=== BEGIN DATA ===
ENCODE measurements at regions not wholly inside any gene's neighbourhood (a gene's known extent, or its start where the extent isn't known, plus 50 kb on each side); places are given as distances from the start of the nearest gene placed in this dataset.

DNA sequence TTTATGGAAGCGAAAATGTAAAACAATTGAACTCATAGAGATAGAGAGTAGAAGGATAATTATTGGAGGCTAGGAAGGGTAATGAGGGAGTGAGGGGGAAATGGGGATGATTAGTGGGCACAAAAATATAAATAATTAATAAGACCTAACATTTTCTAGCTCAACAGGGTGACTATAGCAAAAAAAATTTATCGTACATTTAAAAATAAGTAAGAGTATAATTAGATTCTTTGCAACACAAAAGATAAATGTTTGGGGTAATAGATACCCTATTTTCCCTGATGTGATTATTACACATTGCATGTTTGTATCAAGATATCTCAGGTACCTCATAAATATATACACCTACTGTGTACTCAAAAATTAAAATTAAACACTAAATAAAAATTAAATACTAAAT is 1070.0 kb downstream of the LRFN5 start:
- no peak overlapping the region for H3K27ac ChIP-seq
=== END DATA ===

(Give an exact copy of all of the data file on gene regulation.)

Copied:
ENCODE measurements at regions not wholly inside any gene's neighbourhood (a gene's known extent, or its start where the extent isn't known, plus 50 kb on each side); places are given as distances from the start of the nearest gene placed in this dataset.

DNA sequence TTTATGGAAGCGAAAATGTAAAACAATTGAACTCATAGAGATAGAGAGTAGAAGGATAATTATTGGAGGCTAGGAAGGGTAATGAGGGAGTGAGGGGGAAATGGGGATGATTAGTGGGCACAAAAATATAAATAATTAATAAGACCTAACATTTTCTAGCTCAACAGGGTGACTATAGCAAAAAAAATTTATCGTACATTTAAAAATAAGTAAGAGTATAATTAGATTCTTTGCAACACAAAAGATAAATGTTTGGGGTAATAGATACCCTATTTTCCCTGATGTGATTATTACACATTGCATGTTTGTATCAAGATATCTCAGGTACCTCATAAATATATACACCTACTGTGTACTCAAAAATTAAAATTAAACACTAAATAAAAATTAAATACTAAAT is 1070.0 kb downstream of the LRFN5 start:
- no peak overlapping the region for H3K27ac ChIP-seq